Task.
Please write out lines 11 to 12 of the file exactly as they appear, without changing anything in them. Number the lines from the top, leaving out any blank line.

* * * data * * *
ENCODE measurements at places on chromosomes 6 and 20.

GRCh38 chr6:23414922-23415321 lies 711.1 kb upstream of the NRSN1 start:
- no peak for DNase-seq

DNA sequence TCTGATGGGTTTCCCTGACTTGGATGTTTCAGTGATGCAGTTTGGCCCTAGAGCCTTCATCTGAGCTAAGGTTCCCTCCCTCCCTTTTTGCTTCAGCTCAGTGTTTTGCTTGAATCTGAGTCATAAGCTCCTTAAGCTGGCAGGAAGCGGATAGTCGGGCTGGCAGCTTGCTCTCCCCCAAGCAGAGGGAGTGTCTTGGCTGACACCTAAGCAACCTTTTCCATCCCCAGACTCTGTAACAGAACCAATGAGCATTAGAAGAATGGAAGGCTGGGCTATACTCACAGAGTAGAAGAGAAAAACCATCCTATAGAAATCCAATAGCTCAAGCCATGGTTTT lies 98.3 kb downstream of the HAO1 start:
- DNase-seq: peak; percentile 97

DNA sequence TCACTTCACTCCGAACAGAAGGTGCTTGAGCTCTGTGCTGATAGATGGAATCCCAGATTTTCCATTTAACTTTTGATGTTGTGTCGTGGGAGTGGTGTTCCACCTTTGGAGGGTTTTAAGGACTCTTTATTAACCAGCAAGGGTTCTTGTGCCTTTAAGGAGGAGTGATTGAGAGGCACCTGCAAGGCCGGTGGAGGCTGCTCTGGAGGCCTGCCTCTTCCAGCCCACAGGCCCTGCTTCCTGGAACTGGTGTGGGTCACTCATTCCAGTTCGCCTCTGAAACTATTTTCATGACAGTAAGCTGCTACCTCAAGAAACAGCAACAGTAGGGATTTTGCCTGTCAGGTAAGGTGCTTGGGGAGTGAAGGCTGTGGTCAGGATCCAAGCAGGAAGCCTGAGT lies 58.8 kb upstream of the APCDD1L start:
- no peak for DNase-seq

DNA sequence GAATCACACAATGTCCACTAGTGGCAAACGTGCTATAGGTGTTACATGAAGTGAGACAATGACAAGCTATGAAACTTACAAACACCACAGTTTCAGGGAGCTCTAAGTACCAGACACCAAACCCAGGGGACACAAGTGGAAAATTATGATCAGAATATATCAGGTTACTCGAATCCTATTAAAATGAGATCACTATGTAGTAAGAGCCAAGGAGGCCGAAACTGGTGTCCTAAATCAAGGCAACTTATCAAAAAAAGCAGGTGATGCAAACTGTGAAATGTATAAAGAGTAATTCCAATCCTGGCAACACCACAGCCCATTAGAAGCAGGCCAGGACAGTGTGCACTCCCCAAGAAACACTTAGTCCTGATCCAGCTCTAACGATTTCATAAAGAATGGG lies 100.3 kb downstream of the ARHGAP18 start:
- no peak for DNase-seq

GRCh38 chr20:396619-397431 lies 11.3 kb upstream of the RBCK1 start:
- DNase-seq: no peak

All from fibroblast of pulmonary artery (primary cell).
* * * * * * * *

- DNase-seq: no peak

All from fibroblast of pulmonary artery (primary cell).